Sunday, July 08, 2007

Trendy Pastors

Young, relevant, cool, edgy, hip, and trendy. We must appeal to the masses... I guess.

I saw this post by Keith of I like what he says about these "trendy pastors"

Here is the post:

"The men pictured above are all pastors of "churches" (in some cases, I use the term loosely) that appeal to "seekers" or what I call "emergent" types. They have lots of similarities, i.e. casual dress, haphazardly-styled or no hair, some don't appear to be happy, most are tanned (maybe their church is close to a beach), none of them are over forty, and none of them own a tie. (That one preacher/pastor guy is pretty muscley, too.) EDIT: 07.01.07 - I have been informed by a concerned reader that one of the pastors IS over forty. He should know better, then.

Some other things I've noticed about these "trendy pastors":

• They really like to use the word "relevant."

• It's more trendy/relevant to refer to themselves as "Christ followers" rather than "Christian" or "Believer."

• They seem to have an aversion for anything "old" or "traditional."

• They "give talks" rather than "preach sermons."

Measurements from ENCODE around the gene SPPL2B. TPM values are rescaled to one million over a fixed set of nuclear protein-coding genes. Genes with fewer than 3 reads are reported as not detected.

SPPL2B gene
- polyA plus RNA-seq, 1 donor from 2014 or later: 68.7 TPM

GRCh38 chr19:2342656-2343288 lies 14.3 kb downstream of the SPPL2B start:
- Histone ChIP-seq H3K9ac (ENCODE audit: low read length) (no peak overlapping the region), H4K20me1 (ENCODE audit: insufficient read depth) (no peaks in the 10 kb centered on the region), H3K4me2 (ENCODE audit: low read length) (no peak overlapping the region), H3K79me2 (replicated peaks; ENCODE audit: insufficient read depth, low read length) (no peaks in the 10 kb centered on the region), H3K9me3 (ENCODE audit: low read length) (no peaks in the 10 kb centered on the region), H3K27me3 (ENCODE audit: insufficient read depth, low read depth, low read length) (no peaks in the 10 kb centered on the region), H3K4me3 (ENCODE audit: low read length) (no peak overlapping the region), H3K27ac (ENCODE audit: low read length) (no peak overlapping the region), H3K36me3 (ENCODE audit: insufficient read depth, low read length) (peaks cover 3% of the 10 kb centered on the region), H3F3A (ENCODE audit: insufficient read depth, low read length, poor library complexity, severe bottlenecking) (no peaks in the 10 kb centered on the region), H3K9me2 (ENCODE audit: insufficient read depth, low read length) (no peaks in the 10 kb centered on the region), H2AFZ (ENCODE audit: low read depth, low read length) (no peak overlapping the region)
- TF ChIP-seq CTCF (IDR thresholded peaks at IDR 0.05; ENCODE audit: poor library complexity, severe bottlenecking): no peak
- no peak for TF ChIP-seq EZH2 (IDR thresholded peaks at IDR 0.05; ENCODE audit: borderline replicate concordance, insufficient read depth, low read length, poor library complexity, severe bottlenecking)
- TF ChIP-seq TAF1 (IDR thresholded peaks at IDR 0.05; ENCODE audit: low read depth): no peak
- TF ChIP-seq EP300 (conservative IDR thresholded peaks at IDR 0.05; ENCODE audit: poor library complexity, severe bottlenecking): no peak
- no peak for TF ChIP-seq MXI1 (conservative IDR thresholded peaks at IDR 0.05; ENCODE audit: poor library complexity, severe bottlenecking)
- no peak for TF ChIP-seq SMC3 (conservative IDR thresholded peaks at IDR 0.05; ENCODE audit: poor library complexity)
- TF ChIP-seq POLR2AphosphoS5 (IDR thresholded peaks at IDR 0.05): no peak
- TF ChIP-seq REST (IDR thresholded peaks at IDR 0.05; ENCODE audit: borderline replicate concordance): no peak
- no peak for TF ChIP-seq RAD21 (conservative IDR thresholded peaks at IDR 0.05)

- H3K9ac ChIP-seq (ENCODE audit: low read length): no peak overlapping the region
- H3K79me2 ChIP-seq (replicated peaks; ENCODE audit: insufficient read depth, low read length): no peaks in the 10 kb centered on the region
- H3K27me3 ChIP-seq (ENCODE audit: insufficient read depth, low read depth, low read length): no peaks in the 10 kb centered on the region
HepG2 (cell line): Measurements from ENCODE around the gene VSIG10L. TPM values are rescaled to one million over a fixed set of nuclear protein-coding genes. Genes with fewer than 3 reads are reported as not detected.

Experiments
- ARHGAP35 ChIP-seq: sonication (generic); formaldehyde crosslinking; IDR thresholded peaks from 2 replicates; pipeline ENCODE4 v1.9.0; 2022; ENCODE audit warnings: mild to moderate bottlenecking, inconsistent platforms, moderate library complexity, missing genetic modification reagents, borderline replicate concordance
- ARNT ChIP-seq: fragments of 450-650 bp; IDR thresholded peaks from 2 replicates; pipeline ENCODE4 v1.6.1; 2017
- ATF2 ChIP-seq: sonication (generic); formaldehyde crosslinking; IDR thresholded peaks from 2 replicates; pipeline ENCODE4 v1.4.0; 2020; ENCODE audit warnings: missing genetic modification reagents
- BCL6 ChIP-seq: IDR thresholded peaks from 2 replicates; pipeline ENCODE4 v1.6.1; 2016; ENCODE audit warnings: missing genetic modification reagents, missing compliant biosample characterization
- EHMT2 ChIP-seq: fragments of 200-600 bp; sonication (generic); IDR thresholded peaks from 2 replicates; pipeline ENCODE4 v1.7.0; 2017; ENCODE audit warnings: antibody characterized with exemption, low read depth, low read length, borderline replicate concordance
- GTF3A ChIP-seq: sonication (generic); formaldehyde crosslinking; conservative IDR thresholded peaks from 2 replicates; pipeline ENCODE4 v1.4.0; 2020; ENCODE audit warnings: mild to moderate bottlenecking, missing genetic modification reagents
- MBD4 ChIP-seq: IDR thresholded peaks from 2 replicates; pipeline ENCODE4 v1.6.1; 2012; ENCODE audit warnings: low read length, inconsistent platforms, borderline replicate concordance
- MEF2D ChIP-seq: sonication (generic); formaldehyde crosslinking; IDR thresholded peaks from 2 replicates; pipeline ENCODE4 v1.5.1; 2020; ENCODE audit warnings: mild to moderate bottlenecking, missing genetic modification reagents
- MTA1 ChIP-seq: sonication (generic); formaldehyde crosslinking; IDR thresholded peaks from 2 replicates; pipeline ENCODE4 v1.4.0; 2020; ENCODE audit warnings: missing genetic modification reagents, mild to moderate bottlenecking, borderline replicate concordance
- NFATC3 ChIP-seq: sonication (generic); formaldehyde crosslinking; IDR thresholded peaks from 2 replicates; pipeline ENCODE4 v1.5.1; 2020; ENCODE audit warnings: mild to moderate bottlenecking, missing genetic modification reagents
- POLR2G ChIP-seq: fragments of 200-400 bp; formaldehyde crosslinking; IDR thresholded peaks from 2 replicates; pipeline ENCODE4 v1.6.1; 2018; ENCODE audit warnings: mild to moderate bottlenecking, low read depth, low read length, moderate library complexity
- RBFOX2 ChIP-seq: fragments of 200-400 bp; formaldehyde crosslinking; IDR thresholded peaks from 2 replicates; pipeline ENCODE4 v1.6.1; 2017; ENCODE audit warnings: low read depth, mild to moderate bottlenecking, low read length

• Music Ministers don't like to be called Music Ministers...they are "Minister/Pastor of Creative/Christian Arts."

• On one church's website, the pastor wrote: "God began to burden my heart with the need for a dynamic, innovative, multicultural church, where people could learn God’s truths in relevant and creative ways...". Honestly, I've always thought that a church that faithfully preached the Word of God, WAS "dynamic" and "relevant."

• One pastor wrote on his blog: "Every movie has a great sermon." Silly me, I thought the Bible had some pretty good sermons in it.

• One pastor commented: "I think it's funny that we meet in a movie theatre that's showing Knocked Up." I think it's sad he thinks that's funny.

• One church's website proclaimed they were "the cool church." Groovy, man...if I'm looking for a place to trip!

• One pastor noted: "Knocked Up is a great movie." I hope he's kidding.

• One church's website, announcing their upcoming sermon series on "sex" proclaims: "God wants you to have great sex."

• One of the sermon titles for the multi-week series is entitled: "Leather, Whips, and Whipped Cream." Oh, brother.

• Churches are now referred to as "campuses." I guess using the word "church" isn't "relevant."

I guess I'm just old fashioned. I still think that faithful preaching will accomplish exactly what the Word says it will: "For the word of God is living and active and sharper than any two-edged sword, and piercing as far as the division of soul and spirit, of both joints and marrow, and able to judge the thoughts and intentions of the heart." - Hebrews 4:12


Blogger jdixieguy1 said...